What a blessing, to have heaven at one¡¯s arms reach!

Writer’s Almanac

MONDAY, 2 AUGUST, 2004

The Garden
by R. S. Thomas

It is a gesture against the wild,
The ungovernable sea of grass;
A place to remember love in,
To be lonely for a while;
To forget the voices of children
Calling from a locked room;
To substitute for the care
Of one querulous human
Hundreds of dumb needs.

It is the old kingdom of man.
Answering to their names,
Out of the soil the buds come,
The silent detonations
Of power wielded without sin.

Maria Full of Grace

This is the harrowing story of a (not quite) typical mule: Maria Alvarez (Moreno), an intelligent and fiercely independent 17-year-old girl from Colombia who agrees to smuggle a half-kilo of heroin into the United States.
Maria Full of Grace, Yahoo Movies.

Walking out of the theatre, I found myself at a loss of words.

What struck me the most about the story was how un-exaggerate everything was. Let it be Maria’s job, her village, or her family. They were portrayed with moderation and care. The result was impressively real and honest. Maria’s job was not uncommon for a third world country’s village girl of 17. I’ve read far worse treatment and horror stories of factory workers in ShenZheng, China. The real evil was in the lack of a choice. All Maria had was the job in the flower factory. It was the only economic opportunity presented to Maria. It was what her family, even her entire village depended on. Sounds familiar? I thought of that British mining town in Billy Elliot.

Like all country girls who rebelled against their fate, Maria made a choice, the same choice all country girls in her shoes made, to go to the city. On her way, she was tempted away from the possibility of becoming a rich family’s maid; instead, she was offered an adventure. Traveling, America, and American dollars added together proven to be too big a temptation to turn down for a rebellious country girl. Was there really a huge difference for her, between pulling thorns off roses and swallowing cocaine pellets and carried them to America? Both were rich people’s merchandises, both were beyond her reach. She was one little link in the economy chain. The latter sounded a lot more exciting than the former, and it would take her beyond the depressing village outside of Bogota. She was, finally, presented a choice.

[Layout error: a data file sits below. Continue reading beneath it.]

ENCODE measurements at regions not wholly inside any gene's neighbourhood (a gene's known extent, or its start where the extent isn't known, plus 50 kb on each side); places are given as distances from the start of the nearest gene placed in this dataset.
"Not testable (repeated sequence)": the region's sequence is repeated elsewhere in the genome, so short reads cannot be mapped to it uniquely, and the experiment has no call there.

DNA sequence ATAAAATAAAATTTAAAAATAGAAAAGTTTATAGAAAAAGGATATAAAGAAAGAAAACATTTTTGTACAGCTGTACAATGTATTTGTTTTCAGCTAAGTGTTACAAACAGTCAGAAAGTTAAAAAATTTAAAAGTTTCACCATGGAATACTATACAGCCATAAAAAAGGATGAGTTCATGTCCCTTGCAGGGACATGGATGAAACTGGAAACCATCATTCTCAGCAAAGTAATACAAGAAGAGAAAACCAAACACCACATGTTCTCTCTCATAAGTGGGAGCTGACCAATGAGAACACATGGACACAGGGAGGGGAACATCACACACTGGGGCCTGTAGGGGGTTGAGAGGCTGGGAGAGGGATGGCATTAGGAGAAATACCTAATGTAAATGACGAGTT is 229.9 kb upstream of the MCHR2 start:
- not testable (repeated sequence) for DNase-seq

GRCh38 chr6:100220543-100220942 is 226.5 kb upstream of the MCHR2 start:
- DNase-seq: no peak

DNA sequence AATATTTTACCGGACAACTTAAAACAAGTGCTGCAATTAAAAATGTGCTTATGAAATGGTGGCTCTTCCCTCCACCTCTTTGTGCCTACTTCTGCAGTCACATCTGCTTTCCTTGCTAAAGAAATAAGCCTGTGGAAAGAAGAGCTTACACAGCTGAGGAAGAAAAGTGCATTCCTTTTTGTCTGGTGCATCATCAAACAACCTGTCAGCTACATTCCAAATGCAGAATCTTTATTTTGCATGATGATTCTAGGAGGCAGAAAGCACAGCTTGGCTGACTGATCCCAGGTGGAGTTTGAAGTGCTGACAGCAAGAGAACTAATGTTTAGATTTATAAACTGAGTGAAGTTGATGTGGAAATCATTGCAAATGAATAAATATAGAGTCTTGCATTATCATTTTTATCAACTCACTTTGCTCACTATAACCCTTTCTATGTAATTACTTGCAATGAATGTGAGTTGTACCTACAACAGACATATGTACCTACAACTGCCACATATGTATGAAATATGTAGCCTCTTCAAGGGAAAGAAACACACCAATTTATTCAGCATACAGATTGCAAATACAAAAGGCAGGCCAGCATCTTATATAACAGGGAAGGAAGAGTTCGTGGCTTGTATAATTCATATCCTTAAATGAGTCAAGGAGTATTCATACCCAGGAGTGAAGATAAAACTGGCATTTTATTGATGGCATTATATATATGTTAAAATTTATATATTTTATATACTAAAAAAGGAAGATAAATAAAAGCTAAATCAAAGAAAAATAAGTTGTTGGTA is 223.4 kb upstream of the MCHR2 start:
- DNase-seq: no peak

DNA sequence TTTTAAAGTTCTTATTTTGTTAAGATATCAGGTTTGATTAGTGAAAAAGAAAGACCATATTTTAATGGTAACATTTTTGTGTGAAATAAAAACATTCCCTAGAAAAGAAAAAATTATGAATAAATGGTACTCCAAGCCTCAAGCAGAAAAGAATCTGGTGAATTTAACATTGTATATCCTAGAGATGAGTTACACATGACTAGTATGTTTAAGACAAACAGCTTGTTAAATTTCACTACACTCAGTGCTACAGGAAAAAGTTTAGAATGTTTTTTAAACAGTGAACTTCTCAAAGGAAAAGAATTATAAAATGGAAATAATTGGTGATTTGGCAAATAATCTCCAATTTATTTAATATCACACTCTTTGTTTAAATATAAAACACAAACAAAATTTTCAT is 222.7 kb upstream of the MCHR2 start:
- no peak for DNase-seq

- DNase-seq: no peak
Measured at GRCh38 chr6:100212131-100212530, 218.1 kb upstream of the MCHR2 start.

The subsequent story made me admire Maria’s intelligence and coolness. But it also chilled me to the bone to see how cruel and brutal the drug world was (is).

Would legalizing drugs clean up all these brutality? Would legalizing drugs prevent Maria and her fellow Columbian women from participating in this dark and ugly trade?

If so, then why wouldn’t any country take that step?

“Because drugs are evil and hurt people who use them. How could you legalize something so damaging to our very selves? How could any government give out any signal that drug abuse is ‘legal’, therefore, ‘ok’?”

Because not legalizing it made it worse? Because the huge profit margin is driving the drug trade into a frenzy, and it is killing poor people like Maria left and right? Cigarette is legal, isn’t it? It is harmful to people’s health, too. Why is that okay to endorse but not drugs? Since when human being became such innocent creatures?

“If you legalize drugs, then more people will become drug addicts. That would be disastrous and self-destructive.”